Some records take you back in time – technically all records do – but some are oddly specific. The late 90’s was a halcyon period for heartfelt emotional hardcore, and before the term ‘emo’ became a derisive insult it was a phrase that, to this writer at least, meant bands like Time Spent Driving, Texas Is The Reason, and The Get Up Kids. This style gets a bad rep for lots of reasons, but hearing Endless Heights‘ new record transported me back to driving my band around in my Ford Sierra in 2001; the world was new and all was well.
Vicious Pleasure is the bands second proper full length, coming as it does after the backwards hat of New Bloom and the heaving, mournful EP Teach You How To Leave. Recorded live over 12 days at Jungle Studios in Sydney, the Heights say they took a different approach to both the recording process and the writing, which shows. While earlier material like Mosaic and Love Will Keep Me Whole are well-handled emocore, the simmering frailty of opener Taste It presents a whole new feel to the band.
Single You Coward is significantly weightier than their previous works, a feat accomplished by a production that gives the tones space to bloom. I got the sense that EH have deliberately gone for width over density, though the favouring of single coils might have something to do with it. Singer Joel’s voice is more assured, more definite than on their older material, and this fresh restraint lends the new songs more grandeur.
What is truly evident as the album progresses is that this change in the writing process has brought out something thus far unexplored; there’s a welcome ‘off’ element to songs like Shiver Down and Toxic, the latter sounding almost like a different band, though one that’s evolved from a prior form. Bigger drums, a confident sneer in the lead work, and the broadening of EH’s sound has made a massive difference. The excellent video that accompanies Come A Little Closer is in sharp contrast indeed to tracks like Honest Life, which look more like Broken Teeth performances than anything Thursday might have done.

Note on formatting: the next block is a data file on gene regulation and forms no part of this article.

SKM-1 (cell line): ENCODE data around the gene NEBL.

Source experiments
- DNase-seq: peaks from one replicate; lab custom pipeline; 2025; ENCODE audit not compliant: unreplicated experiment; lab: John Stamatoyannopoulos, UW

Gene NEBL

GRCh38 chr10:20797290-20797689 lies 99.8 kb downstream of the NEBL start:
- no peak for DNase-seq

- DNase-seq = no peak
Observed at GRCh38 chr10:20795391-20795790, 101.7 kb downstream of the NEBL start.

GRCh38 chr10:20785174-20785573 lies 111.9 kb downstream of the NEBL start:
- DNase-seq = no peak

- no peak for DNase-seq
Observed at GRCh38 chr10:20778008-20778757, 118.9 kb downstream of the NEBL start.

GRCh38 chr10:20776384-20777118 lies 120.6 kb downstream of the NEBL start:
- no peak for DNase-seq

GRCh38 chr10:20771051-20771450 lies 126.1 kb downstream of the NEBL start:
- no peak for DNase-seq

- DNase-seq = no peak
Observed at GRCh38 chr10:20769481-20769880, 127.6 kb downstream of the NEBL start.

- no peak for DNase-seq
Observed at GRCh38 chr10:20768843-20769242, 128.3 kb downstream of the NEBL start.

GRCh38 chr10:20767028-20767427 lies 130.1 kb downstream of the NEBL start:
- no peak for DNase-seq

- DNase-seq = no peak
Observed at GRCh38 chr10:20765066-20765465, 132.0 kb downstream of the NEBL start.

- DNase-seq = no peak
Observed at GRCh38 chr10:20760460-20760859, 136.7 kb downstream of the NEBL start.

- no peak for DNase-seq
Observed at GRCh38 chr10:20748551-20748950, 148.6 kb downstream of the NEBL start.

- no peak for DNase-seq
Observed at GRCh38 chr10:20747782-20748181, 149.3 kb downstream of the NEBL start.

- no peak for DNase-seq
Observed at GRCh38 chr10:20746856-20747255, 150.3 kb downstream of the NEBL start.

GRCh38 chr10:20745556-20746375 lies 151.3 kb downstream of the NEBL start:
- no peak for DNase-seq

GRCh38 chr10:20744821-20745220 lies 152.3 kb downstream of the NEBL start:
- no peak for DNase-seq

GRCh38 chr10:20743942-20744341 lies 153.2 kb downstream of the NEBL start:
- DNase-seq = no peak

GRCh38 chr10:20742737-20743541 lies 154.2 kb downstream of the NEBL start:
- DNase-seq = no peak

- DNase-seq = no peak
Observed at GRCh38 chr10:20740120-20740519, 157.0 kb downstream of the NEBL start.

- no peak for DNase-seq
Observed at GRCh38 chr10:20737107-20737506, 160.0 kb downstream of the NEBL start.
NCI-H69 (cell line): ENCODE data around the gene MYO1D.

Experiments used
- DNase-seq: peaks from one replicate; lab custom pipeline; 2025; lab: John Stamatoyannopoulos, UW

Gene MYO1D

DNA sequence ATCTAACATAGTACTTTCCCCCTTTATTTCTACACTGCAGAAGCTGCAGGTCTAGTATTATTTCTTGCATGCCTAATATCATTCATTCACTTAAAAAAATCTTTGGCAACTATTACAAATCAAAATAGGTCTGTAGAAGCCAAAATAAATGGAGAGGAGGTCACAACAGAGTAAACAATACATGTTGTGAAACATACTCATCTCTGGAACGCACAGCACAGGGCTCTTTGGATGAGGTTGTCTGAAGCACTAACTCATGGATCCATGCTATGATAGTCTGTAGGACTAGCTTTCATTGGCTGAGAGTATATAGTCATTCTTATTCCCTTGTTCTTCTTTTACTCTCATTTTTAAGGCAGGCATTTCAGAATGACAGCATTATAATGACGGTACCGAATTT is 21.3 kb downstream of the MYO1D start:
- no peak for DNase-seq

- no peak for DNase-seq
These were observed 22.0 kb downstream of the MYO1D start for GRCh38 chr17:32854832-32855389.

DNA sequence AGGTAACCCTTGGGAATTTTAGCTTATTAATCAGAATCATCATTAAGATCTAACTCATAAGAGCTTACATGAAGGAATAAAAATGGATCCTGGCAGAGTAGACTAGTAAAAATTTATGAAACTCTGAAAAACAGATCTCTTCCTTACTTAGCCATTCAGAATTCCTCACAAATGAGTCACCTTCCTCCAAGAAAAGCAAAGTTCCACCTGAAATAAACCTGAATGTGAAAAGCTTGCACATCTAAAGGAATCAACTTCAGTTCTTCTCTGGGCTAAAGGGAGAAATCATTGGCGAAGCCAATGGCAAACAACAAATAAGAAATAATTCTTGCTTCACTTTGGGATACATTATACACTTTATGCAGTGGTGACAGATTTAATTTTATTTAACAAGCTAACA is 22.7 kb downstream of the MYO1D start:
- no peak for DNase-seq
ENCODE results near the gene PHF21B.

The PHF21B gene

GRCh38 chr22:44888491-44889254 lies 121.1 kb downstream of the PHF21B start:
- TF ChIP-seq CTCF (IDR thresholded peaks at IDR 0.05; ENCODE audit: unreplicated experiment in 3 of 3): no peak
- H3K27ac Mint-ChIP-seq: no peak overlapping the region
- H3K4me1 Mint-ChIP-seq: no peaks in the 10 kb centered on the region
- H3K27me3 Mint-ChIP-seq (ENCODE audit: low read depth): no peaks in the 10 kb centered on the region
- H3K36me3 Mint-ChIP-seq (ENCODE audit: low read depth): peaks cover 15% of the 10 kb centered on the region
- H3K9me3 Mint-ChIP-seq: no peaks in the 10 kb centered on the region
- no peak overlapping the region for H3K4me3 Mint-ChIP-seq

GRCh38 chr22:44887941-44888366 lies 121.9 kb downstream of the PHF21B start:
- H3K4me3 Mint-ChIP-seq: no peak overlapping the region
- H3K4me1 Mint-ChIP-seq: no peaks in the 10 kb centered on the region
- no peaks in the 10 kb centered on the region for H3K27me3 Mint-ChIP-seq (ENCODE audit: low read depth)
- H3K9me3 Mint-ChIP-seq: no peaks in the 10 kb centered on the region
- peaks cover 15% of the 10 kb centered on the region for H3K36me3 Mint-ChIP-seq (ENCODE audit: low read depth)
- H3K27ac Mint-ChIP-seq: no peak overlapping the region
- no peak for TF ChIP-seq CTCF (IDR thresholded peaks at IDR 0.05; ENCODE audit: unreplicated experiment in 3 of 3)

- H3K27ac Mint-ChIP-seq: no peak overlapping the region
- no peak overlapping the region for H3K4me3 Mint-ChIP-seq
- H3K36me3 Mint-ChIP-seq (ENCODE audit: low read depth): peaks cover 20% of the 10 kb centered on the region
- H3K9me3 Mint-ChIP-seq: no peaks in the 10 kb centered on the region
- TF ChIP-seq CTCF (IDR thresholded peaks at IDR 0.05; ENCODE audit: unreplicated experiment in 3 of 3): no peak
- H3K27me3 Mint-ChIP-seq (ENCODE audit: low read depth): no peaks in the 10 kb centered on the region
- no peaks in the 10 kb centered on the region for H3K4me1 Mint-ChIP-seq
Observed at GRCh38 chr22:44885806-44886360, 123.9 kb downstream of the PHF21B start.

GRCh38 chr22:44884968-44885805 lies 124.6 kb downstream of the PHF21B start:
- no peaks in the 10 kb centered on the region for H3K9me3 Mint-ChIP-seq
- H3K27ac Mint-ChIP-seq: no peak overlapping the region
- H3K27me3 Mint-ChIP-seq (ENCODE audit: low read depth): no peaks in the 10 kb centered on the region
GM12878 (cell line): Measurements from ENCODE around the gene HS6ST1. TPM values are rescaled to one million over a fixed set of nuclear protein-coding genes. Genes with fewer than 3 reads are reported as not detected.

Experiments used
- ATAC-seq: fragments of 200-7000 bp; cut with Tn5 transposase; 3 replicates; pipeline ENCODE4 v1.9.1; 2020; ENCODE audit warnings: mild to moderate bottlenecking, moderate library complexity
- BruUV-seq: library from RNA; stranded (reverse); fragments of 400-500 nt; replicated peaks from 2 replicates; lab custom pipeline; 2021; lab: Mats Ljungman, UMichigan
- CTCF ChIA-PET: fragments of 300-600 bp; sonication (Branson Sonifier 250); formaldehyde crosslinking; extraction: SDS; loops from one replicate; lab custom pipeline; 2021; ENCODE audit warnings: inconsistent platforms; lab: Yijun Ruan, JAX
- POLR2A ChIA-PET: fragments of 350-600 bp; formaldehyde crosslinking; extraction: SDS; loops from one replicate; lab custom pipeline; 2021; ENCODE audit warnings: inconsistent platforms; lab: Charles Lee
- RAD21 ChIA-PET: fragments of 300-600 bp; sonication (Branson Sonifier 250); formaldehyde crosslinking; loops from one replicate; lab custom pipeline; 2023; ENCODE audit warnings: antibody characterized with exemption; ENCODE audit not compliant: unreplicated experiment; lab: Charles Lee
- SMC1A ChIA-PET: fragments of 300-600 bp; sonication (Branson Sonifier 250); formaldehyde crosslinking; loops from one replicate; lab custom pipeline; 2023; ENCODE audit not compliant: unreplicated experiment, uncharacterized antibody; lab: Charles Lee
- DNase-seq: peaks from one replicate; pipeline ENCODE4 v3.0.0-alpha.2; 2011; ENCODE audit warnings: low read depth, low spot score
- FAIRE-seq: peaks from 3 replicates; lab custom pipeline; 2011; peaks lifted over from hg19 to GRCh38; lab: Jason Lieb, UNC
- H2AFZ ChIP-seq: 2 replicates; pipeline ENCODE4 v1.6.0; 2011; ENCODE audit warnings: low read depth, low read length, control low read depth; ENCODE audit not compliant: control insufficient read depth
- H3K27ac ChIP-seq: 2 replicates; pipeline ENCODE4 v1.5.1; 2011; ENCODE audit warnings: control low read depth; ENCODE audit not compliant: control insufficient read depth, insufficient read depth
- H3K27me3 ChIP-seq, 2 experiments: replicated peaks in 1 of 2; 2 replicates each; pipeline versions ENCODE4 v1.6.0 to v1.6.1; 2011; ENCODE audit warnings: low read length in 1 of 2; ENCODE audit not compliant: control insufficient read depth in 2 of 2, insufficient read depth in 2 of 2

Here’s the thing; over the course of their output, Endless Heights have refined their template until it’s become perfectly rendered and conjuring songs about emotional outpouring is second nature. Vicious Pleasure differs because they’re genuinely evolving. Certainly, Pray I Fade and Goldleaf hark back to Whisper and Alabaster, but even here there’s a rough elegance hitherto unrealised. Yes, there’s familiar melodies synonymous with the genre, but for a band to move forward from a sound honed over an 8 year period is no small feat, and one of which these Australians should be justly proud.
The greatest shock comes in the pairing of gentle ballad Paralyse and raw falsetto-cannon Run. Confident arrangements, a greater sense of composition and Joel getting dug right in show a willingness to abandon the past and become something else. Around the 2 minute mark you can hear their wings unfurling, and this older, wiser band soar away from who they’ve been towards to who they are. Their press release says the whole record is about looking in the mirror and being brave enough to own your flaws, and a more accurate musical synopsis for this double whammy you couldn’t find.
Closing on Heart Of Your Lie, this album feels less like a collection of songs and more like a personal milestone. Now truly wearing long trousers, Endless Heights have done a bang up job, and considering where they were even 4 years ago have grown drastically. I couldn’t shake the thought that staying on this trajectory would yield a truly blazing follow up, and being so chuffed with a record that you’re excited for the next one is a sturdy compliment.
Huge, alive, open and honest, Vicious Pleasure is a great record. If you’re a fan from back when, wear a helmet to keep your brain in – your boys done good.
Vicious Pleasure from Endless Heights is out February 16th! You can pre-order it HERE!